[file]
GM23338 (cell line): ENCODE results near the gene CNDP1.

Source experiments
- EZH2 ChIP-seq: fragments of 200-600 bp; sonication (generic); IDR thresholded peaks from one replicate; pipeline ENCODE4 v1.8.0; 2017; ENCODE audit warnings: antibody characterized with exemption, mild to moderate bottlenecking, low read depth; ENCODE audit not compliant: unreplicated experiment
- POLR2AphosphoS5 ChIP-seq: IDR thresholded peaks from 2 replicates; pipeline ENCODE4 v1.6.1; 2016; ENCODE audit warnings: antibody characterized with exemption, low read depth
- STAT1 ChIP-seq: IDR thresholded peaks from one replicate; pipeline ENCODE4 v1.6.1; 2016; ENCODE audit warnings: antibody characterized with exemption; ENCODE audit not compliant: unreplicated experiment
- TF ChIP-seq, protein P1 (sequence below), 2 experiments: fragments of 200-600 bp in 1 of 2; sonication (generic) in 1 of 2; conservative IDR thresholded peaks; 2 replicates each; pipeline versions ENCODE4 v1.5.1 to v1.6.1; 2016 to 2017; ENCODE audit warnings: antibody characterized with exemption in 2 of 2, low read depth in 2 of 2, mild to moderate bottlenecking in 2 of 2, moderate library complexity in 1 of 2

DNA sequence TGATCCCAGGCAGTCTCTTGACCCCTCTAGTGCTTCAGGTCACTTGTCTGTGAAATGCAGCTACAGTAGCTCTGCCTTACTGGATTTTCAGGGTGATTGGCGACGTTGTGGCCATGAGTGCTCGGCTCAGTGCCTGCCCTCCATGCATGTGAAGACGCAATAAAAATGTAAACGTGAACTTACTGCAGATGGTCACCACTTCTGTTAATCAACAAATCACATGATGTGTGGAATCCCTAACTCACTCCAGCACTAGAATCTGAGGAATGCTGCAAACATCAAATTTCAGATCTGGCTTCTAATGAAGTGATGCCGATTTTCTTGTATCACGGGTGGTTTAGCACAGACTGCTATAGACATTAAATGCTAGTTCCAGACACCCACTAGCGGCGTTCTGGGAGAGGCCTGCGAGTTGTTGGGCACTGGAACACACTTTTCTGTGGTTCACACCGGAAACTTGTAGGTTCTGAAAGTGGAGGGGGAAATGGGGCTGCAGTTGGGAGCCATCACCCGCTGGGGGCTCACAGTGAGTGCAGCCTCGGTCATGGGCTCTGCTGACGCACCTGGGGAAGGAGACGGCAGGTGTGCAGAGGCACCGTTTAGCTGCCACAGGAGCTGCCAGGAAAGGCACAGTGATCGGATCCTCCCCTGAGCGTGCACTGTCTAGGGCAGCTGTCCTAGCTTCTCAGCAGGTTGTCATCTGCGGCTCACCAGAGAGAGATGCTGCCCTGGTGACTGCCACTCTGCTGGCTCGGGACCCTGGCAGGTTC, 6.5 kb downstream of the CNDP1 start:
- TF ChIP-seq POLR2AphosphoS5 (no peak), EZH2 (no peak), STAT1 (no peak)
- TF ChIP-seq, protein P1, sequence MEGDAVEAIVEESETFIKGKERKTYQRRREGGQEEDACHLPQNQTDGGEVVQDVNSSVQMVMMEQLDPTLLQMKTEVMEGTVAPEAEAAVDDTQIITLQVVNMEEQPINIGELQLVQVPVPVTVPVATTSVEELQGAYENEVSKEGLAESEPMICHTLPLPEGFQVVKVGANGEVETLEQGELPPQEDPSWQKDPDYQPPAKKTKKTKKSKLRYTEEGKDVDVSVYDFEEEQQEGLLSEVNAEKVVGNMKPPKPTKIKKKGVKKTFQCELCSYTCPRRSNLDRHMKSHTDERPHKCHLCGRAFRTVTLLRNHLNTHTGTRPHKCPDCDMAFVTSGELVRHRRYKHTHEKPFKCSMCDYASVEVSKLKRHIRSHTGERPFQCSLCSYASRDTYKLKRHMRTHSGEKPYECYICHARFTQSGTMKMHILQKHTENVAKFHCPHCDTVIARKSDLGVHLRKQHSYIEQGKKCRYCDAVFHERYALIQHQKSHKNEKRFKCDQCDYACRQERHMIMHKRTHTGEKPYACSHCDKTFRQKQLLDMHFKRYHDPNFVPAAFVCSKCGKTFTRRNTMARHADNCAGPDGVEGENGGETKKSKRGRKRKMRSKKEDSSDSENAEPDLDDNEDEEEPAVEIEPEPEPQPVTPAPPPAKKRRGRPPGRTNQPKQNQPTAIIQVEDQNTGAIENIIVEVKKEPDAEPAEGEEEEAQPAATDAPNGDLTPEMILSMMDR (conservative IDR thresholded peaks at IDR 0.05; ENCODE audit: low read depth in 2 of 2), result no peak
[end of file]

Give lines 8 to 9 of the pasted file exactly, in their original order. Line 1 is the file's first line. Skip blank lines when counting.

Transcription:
- TF ChIP-seq POLR2AphosphoS5 (no peak), EZH2 (no peak), STAT1 (no peak)
- TF ChIP-seq, protein P1, sequence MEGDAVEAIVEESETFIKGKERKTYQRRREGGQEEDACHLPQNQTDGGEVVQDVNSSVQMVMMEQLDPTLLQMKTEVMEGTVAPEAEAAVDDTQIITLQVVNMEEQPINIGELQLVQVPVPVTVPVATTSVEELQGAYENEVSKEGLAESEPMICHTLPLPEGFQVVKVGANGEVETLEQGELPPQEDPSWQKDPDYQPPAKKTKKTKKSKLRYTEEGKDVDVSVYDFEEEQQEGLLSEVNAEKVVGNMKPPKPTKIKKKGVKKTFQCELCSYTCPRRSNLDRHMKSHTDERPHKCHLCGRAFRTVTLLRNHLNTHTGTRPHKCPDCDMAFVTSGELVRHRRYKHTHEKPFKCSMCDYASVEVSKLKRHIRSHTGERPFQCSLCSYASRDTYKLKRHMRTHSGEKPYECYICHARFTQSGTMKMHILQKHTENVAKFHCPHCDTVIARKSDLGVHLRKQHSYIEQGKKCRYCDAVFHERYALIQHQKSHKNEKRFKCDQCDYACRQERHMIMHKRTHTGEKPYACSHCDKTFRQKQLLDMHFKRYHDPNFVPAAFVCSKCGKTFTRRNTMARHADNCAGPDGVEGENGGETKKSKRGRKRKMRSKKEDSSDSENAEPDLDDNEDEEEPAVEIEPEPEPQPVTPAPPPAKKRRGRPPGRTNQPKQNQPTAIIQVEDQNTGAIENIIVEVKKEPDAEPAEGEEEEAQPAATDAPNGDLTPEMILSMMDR (conservative IDR thresholded peaks at IDR 0.05; ENCODE audit: low read depth in 2 of 2), result no peak